But there are also some hellos! A world premiere, a best new band. Plus, sandwiches.
- For more than 30 years, PHAME has provided opportunities for adults with developmental disabilities to pursue their passion in the arts, sharing the stage with acts such as Pink Martini and putting on plays like “Bye Bye Birdie” and “Grease.” But their new production, “Up The Fall,” is unlike anything they’ve done before: PHAME commissioned an original, full-length musical from local playwright Debbie Lamedman and singer-songwriter Laura Gibson. It runs Aug. 22–29 at Artists Repertory Theatre.
- 9:10 - Portland author Ellen Urbani lived through the final years of Guatemala’s horrific civil war — an experience she wrote about in her first book, ‘When I Was Elena.’ She then spent 13 years as an art therapist working with oncology patients and disaster survivors. Both experiences primed her for dealing with trauma in her first novel, ‘Landfall,’ about the days after Hurricane Katrina. (Read our Q&A.) Urbani reads at Powell’s on Aug. 29 at 4 p.m., the 10th anniversary of Hurricane Katrina’s landfall, with Cheryl Strayed.
- 19:12 - In a city where it seems like everyone plays in five bands, there are few as booked up as Papi Fimbres. He’s a lynchpin in a whopping 23 bands, including Orquestra Pacifico Tropical, Sun Angle, Minden, and Mascaras. And he’s putting them all on hold as he moves to Germany for a year. He told us about his decision to leave – and five things every prospective Portlander needs to know.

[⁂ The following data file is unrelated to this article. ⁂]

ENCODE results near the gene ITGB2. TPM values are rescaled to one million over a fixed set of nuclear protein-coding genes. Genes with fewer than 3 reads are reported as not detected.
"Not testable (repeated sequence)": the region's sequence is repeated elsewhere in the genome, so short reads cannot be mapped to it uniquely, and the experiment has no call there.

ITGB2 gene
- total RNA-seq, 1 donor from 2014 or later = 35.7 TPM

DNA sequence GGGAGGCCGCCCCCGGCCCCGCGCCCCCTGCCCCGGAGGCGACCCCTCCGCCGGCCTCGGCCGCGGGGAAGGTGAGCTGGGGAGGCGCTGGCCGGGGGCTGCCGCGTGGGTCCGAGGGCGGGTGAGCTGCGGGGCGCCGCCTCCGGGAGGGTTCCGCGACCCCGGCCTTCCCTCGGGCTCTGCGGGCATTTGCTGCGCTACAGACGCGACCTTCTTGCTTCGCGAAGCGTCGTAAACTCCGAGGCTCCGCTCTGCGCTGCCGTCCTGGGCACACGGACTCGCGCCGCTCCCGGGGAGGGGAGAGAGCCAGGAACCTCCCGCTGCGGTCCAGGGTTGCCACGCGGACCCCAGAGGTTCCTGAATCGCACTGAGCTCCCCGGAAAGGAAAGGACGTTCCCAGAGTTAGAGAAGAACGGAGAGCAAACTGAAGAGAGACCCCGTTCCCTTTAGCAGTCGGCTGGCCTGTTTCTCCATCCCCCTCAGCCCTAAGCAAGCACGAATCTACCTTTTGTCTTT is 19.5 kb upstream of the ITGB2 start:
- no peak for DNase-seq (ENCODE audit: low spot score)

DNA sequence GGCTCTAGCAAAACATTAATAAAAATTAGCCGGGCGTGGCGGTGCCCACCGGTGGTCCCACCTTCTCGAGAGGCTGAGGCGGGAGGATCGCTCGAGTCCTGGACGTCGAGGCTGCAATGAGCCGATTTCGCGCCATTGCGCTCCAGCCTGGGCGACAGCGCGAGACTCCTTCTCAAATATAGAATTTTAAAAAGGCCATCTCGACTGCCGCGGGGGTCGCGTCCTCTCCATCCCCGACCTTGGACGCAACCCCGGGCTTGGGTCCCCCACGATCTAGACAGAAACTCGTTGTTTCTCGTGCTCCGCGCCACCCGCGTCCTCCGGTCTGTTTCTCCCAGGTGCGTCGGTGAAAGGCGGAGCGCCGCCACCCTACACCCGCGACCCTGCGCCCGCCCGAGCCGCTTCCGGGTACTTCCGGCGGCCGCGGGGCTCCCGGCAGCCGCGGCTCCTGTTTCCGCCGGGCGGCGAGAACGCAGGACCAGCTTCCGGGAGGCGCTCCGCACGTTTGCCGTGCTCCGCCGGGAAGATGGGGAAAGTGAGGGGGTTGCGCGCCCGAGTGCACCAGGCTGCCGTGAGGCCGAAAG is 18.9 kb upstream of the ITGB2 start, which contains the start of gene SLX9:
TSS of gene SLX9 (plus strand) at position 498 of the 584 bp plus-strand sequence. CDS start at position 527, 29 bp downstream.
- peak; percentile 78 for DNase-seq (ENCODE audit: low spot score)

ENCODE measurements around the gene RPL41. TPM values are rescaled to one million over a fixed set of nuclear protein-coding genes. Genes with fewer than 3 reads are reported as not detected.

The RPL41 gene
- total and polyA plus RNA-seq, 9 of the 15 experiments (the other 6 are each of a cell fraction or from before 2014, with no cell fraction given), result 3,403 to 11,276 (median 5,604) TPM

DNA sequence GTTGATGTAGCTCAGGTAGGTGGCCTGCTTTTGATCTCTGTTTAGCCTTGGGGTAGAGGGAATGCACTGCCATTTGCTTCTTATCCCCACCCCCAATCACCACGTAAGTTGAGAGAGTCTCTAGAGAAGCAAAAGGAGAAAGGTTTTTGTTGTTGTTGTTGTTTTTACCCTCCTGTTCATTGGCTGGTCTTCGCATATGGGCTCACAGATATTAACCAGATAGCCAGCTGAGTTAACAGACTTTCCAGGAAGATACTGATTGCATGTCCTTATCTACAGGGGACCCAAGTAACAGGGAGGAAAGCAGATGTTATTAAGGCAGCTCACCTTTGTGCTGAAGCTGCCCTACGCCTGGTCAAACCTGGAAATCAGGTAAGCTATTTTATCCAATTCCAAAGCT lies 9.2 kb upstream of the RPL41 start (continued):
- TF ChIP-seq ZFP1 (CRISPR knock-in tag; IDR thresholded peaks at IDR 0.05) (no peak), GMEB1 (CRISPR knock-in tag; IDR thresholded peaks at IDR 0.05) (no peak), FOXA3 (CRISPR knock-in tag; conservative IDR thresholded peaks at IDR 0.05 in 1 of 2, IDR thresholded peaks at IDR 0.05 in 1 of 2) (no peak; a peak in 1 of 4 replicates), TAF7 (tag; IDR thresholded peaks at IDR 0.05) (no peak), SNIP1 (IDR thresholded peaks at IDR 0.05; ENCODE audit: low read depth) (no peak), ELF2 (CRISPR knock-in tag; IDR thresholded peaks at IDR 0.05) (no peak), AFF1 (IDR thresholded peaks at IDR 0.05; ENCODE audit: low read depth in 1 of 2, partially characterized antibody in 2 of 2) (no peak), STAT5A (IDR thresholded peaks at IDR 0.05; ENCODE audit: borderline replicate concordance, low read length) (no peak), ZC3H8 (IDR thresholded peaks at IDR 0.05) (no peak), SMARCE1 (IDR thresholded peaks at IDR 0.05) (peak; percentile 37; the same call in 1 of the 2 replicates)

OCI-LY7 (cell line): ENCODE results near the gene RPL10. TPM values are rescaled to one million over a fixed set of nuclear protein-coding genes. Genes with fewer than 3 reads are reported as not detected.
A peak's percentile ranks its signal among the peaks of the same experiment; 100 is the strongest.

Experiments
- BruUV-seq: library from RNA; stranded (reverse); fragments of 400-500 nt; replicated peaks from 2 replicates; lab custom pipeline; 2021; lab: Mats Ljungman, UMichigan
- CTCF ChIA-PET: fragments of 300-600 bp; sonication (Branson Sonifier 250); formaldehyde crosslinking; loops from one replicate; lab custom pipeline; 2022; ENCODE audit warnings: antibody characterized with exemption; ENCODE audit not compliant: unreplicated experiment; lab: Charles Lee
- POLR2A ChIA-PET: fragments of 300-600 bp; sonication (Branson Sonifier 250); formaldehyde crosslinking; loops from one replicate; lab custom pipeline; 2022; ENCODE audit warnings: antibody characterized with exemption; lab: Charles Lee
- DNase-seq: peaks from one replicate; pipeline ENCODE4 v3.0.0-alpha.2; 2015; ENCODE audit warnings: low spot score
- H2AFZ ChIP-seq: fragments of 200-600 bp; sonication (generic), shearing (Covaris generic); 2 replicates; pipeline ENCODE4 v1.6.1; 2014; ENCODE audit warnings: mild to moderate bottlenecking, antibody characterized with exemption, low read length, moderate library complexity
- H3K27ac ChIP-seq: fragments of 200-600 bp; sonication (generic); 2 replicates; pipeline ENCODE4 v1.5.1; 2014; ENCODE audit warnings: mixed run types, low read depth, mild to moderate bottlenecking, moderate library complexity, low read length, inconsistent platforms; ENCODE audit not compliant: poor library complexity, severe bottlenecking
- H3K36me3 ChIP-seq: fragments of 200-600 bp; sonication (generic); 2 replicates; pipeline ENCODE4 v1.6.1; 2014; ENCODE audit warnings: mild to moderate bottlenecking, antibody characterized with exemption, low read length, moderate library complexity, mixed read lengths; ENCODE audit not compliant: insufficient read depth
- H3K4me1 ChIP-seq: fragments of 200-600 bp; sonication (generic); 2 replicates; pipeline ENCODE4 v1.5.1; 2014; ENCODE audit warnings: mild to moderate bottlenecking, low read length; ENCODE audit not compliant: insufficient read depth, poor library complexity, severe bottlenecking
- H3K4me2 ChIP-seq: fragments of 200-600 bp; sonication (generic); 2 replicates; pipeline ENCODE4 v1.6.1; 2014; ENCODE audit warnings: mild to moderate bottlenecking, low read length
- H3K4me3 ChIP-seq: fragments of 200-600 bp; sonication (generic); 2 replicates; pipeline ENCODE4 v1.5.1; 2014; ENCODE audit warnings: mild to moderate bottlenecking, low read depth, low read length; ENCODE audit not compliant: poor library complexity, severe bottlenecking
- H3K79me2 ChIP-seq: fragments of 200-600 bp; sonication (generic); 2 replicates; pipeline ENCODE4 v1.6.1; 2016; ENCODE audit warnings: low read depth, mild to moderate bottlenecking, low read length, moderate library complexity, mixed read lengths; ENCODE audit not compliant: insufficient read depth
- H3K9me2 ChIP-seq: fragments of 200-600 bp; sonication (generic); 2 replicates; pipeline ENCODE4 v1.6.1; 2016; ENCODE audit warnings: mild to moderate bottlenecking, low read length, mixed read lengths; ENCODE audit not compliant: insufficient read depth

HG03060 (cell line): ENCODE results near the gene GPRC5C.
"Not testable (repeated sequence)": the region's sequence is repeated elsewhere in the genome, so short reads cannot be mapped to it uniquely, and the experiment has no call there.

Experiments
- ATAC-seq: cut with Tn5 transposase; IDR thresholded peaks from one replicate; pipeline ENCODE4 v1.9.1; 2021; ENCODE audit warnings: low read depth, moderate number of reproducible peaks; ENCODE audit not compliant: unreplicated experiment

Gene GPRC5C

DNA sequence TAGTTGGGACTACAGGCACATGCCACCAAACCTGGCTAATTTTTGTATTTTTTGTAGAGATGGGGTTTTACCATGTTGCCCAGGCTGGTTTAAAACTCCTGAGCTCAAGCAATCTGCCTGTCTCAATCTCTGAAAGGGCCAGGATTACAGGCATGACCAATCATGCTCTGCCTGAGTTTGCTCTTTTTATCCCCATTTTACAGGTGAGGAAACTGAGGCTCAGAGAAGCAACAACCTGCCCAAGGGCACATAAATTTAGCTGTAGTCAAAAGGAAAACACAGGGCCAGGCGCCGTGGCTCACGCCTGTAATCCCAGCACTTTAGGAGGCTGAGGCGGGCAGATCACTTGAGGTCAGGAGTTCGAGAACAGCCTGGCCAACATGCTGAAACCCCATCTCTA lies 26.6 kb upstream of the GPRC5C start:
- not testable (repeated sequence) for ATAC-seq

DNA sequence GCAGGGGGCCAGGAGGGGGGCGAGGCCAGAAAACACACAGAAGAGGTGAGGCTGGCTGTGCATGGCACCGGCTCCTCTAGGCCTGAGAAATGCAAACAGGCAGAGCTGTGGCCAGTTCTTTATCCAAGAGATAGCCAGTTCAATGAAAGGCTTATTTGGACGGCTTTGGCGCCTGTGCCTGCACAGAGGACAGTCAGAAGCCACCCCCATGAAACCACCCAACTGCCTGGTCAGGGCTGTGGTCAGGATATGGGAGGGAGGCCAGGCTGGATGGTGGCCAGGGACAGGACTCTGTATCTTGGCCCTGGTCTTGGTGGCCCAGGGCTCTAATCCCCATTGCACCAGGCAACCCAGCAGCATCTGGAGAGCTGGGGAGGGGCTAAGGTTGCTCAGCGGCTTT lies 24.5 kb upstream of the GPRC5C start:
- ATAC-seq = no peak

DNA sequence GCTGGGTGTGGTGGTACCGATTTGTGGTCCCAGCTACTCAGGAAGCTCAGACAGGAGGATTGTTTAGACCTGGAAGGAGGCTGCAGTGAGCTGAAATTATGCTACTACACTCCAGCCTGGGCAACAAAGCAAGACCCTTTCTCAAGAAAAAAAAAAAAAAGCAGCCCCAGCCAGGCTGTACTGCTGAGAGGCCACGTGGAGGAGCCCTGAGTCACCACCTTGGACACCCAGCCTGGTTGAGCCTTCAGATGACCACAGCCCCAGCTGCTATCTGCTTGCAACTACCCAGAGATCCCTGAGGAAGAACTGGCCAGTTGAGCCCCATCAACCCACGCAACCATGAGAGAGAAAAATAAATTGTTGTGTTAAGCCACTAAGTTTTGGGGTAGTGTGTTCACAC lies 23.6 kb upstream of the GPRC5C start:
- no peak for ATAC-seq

Papi Fimbres still has a few shows left before he jumps the pond. No Lala plays Aug. 22 at Pals Clubhouse, Minden plays Aug. 23 at Irving Park, and Máscaras’ final show is at Mississippi Studios on Aug. 25.
- 27:22 - Portland is well known for its indie rock and Americana, but that doesn’t mean we can’t still produce a band capable of incinerating a room with driving drums and electric riffs. Divers is one such band. Their live shows are so infamous that they topped Willamette Week’s best new bands poll this year. They stopped by opbmusic to test the sound proofing capability of the OPB studio (you can watch the videos here). Divers play MusicfestNW on Aug. 23 and The Know on Aug. 29.
- 32:31 - Uncage the Soul Productions has produced all kinds of eye-catchers. You might have seen their sweeping time-lapse videos of Portland and Oregon making the rounds on Facebook and other social media. We talked with the filmmakers in advance of Monday night’s season premiere of “Oregon Lens,” a showcase of homegrown indie film work, which will air three Uncage films.
- 36:43 - Something went up online this week that caught our eyes. It’s a video of Daniel Giron of 11: Dance Co. dancing on the Portland waterfront when he’s threatened by a man with a sledge hammer. But instead of stopping, Giron rips his shirt off, ups his twirls, and prances right into the Salmon Street Springs Fountain, while his friends go crazy cheering. He and 11’s artistic director, B.B. DeLano, told us about the experience. They’re organizing an event on Aug. 23 from 10 am..–3 p.m. called Take Back The Waterfront, that will include yoga, dance and more.
- 41:43 - Frank McCourt honed his storytelling skills as a teacher in a vocational high school in New York. He found stories were one way to keep the kids engaged, particularly since he didn’t know how to teach. But it wasn’t until he retired to Ireland 30 years later that he started putting those stories down on paper in memoirs. His first, ‘Angela’s Ashes,’ won the Pulitzer Prize in 1997. McCourt spoke at Portland Arts & Lectures in 2006 shortly after the release of ‘Teacher Man.’ You can listen to the full talk at the Literary Arts’ Archive Project.
Other music today came from Yak Attack, Terrence Blanchard, Devin Phillips and Máscaras. All have shows coming up.